Protecting the sea turtles of El Salvador
A new program called a "Billion Baby Turtles" will be announced in El Salvador on the 100th anniversary of the birth of Jacques Coustean on June 11. The program is described on the blog of SEE Turtles:
[T]the beaches of El Salvador ... are home to one of the most endangered sea turtle populations in the world, the Pacific Hawksbill turtle. Until last year, virtually 100% of the Central American nation's sea turtle eggs were collected for sale or eaten in bars and restaurants. Thanks to recently passed conservation laws and innovative public-private partnerships, that's all changed. In 2009, for the first time in decades, nearly one million baby sea turtles found their way to the ocean in El Salvador and 2010 should see a continuation of that success. The innovative approach of Billion Baby Turtles involves collaboration between former egg collectors, local non-profit organizations, government agencies, the tourism sector and international foundations around the world.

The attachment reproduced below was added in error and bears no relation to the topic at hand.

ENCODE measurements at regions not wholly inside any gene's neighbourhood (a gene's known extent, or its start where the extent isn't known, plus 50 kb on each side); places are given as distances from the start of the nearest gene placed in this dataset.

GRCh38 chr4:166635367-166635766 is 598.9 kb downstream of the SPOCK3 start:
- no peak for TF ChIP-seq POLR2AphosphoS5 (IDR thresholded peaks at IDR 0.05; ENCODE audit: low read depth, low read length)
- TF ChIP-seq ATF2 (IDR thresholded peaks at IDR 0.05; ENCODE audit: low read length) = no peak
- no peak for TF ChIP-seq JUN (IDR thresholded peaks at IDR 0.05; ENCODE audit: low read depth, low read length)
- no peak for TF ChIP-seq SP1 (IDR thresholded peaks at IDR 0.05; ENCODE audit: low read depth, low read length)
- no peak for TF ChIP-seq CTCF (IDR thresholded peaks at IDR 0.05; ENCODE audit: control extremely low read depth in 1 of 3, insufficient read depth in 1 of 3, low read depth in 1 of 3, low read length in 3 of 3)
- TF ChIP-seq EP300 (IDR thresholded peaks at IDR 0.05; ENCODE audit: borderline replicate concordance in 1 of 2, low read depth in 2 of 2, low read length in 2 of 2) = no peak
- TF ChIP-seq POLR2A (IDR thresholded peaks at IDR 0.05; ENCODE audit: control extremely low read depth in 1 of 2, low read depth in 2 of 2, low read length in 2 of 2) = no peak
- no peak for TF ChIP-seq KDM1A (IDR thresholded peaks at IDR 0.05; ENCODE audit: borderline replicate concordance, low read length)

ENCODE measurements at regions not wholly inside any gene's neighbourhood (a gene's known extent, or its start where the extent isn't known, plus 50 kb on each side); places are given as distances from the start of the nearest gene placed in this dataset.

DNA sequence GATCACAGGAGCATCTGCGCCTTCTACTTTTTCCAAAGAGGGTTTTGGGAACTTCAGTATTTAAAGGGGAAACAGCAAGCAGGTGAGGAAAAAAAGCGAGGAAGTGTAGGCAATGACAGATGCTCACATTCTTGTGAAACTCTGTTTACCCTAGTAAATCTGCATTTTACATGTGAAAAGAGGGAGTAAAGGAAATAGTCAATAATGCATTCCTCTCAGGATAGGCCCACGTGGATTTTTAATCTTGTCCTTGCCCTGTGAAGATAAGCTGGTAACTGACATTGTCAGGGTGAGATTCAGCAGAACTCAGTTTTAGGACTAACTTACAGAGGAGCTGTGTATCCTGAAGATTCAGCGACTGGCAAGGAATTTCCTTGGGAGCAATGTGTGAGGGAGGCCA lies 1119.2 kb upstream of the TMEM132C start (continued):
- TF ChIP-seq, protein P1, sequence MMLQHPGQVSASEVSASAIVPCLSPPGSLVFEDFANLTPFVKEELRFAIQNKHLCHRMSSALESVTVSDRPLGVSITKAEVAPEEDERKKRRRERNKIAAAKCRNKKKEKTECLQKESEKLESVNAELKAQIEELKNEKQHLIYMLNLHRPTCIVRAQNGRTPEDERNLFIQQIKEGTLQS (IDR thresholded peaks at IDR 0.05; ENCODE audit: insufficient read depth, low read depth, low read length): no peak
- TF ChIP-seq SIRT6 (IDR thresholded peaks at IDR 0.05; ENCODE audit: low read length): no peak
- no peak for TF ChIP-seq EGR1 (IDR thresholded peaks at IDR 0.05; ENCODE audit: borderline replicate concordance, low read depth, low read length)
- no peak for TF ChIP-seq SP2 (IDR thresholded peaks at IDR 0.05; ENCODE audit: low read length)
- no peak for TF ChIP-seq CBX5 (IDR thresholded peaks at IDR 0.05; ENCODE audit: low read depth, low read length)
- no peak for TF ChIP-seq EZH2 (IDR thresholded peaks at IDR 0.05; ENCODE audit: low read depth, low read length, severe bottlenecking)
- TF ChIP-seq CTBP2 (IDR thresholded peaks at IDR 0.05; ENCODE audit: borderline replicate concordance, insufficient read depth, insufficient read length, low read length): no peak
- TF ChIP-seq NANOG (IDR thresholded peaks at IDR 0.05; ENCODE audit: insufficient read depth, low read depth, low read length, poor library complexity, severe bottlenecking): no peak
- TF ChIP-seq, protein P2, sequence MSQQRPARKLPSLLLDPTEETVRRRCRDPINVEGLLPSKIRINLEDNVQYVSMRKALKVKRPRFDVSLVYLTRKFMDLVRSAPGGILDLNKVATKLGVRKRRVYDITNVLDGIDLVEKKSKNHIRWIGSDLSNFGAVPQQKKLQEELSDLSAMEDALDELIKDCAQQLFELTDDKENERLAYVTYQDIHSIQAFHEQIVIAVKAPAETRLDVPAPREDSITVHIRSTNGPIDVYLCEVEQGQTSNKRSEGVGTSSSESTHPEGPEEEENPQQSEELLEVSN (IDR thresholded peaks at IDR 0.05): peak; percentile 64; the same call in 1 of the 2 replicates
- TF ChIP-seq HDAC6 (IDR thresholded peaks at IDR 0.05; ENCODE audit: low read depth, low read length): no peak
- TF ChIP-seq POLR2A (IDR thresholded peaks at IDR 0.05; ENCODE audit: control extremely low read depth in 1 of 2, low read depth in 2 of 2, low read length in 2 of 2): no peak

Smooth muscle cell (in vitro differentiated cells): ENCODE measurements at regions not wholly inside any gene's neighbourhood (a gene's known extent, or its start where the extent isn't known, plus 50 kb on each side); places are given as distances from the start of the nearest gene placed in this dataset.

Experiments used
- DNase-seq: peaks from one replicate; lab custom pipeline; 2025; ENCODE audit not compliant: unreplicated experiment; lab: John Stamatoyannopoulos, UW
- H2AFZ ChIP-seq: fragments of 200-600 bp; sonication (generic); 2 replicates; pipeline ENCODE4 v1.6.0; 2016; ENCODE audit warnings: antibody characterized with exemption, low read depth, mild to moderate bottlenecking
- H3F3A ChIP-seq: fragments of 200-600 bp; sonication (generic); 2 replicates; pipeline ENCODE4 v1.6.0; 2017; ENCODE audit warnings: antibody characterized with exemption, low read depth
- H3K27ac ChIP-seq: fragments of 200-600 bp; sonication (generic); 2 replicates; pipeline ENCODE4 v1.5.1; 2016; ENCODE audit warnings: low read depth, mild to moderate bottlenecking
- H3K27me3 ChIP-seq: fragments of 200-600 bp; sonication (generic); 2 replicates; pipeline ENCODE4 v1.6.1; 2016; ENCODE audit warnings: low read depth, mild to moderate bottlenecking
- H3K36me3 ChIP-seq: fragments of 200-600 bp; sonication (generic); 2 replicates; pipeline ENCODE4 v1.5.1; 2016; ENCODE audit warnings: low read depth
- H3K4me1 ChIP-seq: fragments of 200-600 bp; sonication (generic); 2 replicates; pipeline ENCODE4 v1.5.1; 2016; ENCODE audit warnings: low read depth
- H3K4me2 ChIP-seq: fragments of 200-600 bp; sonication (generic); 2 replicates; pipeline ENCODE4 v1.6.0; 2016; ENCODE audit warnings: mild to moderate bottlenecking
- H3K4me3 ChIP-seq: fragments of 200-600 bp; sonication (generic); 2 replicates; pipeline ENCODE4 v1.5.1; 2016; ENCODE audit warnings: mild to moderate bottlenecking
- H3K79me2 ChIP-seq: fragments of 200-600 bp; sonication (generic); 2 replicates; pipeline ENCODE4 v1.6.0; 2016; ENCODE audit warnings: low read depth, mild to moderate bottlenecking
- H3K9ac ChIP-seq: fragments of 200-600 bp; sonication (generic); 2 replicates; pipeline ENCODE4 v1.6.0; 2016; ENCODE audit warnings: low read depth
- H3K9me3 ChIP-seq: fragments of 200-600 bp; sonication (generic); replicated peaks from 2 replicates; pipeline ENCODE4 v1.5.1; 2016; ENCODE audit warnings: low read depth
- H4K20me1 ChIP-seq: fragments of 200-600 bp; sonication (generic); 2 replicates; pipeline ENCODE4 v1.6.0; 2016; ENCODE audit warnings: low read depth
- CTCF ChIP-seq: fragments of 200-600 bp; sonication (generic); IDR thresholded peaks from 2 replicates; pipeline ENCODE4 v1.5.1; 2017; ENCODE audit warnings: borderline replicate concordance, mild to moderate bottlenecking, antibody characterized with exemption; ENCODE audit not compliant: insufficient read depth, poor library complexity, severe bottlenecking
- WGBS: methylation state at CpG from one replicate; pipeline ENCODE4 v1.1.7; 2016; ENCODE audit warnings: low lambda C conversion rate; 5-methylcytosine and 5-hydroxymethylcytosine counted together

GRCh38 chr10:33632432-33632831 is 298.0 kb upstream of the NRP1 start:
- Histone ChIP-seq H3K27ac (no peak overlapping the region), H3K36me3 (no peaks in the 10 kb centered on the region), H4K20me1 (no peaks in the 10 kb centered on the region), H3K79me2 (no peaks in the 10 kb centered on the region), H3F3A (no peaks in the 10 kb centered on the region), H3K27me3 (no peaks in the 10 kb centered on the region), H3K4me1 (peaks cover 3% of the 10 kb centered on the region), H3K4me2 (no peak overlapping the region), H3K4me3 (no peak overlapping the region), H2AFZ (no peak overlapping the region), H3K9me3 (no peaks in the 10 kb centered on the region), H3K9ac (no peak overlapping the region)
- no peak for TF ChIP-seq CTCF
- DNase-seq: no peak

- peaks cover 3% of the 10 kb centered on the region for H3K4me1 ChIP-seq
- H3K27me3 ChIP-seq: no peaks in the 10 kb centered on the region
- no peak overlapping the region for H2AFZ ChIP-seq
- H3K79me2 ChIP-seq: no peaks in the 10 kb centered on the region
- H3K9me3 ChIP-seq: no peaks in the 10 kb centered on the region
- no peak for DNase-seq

According to FUNZEL, the Salvadorean partner with USAID working to coordinate the expanded sea turtle network, there are now dozens of communities, hundreds of turtle volunteers—or "tortugueros” as they like to be called—and numerous agencies and non-profit organizations committed to the recovery of Hawksbills and the three other sea turtle species known to live in El Salvador. (Read more)